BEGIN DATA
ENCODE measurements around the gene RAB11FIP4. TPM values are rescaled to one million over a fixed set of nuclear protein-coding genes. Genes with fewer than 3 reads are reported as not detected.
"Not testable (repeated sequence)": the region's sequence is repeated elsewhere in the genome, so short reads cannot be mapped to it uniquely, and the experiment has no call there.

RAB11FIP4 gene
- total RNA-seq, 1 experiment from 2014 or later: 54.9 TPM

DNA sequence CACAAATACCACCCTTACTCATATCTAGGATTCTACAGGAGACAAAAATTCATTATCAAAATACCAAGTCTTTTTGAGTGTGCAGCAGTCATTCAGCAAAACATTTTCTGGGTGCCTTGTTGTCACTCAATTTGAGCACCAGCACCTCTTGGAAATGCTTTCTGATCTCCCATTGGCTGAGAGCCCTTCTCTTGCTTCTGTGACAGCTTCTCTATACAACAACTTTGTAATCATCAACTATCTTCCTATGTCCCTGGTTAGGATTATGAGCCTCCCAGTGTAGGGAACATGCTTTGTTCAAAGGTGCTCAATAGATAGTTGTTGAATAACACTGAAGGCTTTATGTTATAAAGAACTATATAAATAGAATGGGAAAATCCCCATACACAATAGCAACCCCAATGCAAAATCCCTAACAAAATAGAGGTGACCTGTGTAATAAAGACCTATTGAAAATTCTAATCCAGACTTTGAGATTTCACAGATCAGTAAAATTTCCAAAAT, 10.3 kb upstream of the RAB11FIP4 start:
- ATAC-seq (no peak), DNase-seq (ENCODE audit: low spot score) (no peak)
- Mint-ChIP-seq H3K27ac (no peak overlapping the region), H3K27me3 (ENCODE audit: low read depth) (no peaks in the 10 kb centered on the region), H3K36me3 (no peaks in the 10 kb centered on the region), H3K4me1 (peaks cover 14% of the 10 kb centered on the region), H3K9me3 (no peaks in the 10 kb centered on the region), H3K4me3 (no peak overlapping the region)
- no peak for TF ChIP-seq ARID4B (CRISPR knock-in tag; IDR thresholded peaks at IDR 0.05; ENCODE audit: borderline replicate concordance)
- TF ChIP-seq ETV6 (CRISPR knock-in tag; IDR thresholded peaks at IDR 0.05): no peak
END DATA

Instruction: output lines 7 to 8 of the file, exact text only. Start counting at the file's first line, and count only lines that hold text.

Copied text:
- Mint-ChIP-seq H3K27ac (no peak overlapping the region), H3K27me3 (ENCODE audit: low read depth) (no peaks in the 10 kb centered on the region), H3K36me3 (no peaks in the 10 kb centered on the region), H3K4me1 (peaks cover 14% of the 10 kb centered on the region), H3K9me3 (no peaks in the 10 kb centered on the region), H3K4me3 (no peak overlapping the region)
- no peak for TF ChIP-seq ARID4B (CRISPR knock-in tag; IDR thresholded peaks at IDR 0.05; ENCODE audit: borderline replicate concordance)